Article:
Without knowing it, Agnes’s story is the one I taught as a missionary in that Joseph Smith would marry widows so that he could take care of them. However, this case of a “Levirate Marriage” actually only occurred four times out of the thirty times he took on spiritual wives.
Agnes was born in Maine on July 9, 1808. She was the third of eight children. In 1832, at the age of 23, she was boarding with an Augusta Cobb in Boston. August Cobb obtained a Book of Mormon and Agnes came to believe in it.
Todd Compton suspects that Agnes and her friend Mary (both boarding at Sister Cobbs) may actually have sent to Kirtland asking for missionaries to visit after accepting the Book of Mormon. Orson Hyde and Samuel Smith both came to Boston and Agnes was baptized into the Church on July 30th.
Compton also made an interesting remark when he said concerning Pratt and Smith’s mission to Boston: “If there were male converts in Boston, they are not mentioned” [Compton, 147]
After their baptism, Agnes and her friend Mary left Boston and joined the saints in Ohio. They boarded with Father Smith and Mother Smith.
Agnes (27) and Don Carlos (just 19) were married on July 30, 1835. Don Carlos served two missions and during this time they had two children.
Don Carlos’ second mission was to raise money to help the saints leave Missouri. Missouri proved a very hostile place for the Mormons.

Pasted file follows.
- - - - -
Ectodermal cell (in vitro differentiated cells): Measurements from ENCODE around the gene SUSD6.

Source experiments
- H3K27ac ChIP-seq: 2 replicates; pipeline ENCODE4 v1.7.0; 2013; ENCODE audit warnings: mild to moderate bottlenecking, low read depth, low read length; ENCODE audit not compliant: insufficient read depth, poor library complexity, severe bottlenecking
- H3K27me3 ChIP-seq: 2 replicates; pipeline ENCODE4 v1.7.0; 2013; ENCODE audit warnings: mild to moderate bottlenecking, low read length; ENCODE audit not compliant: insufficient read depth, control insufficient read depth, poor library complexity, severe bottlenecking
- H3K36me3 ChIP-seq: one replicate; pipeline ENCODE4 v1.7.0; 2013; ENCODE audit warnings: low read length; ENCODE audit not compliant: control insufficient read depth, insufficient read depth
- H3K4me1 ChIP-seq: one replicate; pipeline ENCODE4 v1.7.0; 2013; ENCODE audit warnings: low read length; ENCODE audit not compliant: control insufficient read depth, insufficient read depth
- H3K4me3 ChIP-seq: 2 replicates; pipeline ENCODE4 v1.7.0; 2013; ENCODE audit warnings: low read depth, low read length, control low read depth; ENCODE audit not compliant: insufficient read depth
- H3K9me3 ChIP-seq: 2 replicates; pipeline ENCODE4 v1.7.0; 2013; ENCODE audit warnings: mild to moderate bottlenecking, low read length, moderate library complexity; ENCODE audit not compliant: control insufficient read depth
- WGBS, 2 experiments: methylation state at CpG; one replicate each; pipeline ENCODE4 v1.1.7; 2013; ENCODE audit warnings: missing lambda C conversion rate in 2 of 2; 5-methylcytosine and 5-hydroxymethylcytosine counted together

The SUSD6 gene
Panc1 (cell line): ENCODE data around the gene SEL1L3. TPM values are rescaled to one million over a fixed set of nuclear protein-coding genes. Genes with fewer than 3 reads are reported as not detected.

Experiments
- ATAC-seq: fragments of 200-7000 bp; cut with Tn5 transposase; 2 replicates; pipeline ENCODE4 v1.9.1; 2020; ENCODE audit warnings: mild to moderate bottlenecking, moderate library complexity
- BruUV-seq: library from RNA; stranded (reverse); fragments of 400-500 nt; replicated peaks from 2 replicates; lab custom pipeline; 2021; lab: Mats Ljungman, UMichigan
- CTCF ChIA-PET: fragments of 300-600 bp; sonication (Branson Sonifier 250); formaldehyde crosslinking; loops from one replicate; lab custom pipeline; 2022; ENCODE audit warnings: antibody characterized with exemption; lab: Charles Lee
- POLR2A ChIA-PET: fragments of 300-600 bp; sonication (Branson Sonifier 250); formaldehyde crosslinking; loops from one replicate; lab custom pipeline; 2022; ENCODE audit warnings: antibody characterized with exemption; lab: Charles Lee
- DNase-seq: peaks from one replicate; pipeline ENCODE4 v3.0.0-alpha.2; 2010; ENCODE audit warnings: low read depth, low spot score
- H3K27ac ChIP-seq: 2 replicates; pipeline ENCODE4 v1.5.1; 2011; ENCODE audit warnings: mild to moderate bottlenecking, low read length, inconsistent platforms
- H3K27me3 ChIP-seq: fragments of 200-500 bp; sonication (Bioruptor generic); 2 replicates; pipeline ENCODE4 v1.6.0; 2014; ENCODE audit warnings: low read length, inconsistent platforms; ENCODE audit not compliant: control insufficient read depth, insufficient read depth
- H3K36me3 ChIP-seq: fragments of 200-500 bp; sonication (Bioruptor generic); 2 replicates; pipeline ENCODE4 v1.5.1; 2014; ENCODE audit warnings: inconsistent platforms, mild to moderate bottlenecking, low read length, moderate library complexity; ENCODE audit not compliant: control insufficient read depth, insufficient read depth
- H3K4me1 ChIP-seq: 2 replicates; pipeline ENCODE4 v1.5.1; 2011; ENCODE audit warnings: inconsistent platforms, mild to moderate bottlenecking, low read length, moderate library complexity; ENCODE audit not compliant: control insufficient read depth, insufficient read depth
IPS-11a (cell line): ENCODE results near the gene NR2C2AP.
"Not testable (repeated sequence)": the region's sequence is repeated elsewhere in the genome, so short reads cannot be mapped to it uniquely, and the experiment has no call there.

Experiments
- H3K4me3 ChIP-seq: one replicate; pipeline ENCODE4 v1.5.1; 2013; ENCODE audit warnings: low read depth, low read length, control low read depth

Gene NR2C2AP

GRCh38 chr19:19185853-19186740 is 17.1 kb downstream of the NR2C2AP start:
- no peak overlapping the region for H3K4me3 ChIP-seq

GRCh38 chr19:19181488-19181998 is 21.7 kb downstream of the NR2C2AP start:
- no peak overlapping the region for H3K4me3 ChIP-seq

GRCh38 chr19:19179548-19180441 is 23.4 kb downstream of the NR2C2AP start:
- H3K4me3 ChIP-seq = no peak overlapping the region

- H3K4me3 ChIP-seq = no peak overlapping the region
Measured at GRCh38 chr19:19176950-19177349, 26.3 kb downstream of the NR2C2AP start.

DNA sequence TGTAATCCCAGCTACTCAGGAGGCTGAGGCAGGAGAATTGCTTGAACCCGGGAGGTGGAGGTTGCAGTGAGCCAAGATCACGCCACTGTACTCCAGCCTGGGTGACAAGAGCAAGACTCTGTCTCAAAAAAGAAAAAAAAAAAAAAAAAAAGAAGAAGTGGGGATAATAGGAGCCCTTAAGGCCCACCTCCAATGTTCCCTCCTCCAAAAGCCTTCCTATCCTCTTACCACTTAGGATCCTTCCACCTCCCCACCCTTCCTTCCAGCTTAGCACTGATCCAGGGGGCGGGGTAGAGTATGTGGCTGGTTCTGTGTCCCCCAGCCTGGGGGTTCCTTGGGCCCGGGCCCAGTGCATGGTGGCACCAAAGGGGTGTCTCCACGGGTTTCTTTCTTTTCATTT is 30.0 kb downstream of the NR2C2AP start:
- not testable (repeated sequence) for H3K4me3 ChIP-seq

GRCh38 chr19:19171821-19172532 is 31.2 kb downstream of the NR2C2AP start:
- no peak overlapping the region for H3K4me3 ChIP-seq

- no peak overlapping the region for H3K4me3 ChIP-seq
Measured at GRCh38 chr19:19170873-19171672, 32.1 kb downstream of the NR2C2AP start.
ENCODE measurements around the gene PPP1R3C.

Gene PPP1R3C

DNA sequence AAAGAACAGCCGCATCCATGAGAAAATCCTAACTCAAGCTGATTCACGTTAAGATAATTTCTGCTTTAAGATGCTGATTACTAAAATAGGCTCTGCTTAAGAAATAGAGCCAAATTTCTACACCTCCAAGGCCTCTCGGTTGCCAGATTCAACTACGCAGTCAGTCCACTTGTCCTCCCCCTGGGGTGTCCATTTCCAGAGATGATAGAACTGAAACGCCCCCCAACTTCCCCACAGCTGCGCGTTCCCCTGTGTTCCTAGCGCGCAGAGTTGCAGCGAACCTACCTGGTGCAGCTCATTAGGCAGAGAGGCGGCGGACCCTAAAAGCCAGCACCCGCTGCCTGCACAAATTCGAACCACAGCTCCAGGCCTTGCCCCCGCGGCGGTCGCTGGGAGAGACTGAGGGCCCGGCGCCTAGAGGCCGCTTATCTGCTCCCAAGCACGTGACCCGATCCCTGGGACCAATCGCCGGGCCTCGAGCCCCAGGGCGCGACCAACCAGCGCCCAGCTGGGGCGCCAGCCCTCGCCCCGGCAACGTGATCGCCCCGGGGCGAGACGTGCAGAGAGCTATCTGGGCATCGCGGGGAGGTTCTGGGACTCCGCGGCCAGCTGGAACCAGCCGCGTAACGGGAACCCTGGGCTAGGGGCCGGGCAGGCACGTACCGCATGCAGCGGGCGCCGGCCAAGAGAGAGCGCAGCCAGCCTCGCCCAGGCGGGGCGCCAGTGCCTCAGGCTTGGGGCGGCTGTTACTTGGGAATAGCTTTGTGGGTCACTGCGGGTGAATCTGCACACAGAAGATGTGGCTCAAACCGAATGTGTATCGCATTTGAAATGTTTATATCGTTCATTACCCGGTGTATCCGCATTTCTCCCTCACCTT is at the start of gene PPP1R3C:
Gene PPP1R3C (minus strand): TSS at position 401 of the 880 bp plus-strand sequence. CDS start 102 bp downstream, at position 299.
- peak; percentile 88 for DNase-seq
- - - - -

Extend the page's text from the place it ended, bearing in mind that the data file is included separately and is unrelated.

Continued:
Todd Compton tells that “On October 18th, at 10:30 p.m., a mob approached Agnes’s house after sunset, turned her out, looted it, then burned it to the ground. Gathering her two-year-old (also named Agnes) and her six-month-old (Sophronia) in her arms, she fled in terror through three -inch deep snow. After running three miles, she waded waist deep through the icy Grand River, they found safety on the other side at the home of Lyman Wight [Compton, 149].
Don Carlos appears to have loved his wife and children deeply. Letters tell us that he was often worried for them. In one of his letters he wrote Anges a poem in which he called her “The choice of youth Anges my bride” and his “pearl of price,” his “precious jewel” and even “the richest prize.”
In one of his letters he sent her money and was concerned about her health. He said “you are entwined around my heart with ties that are stronger than death, and time cannot sever them.”
There are mixed accounts of whether or not Don Carlos accepted polygamy. According to some sources Don Carlos adamantly opposed polygamy.
Ebenezer Robinson remembers him saying, “Any man who will teach and practice the doctrine of spiritual wifery will go to hell; I don’t care if it is my brother Joseph.”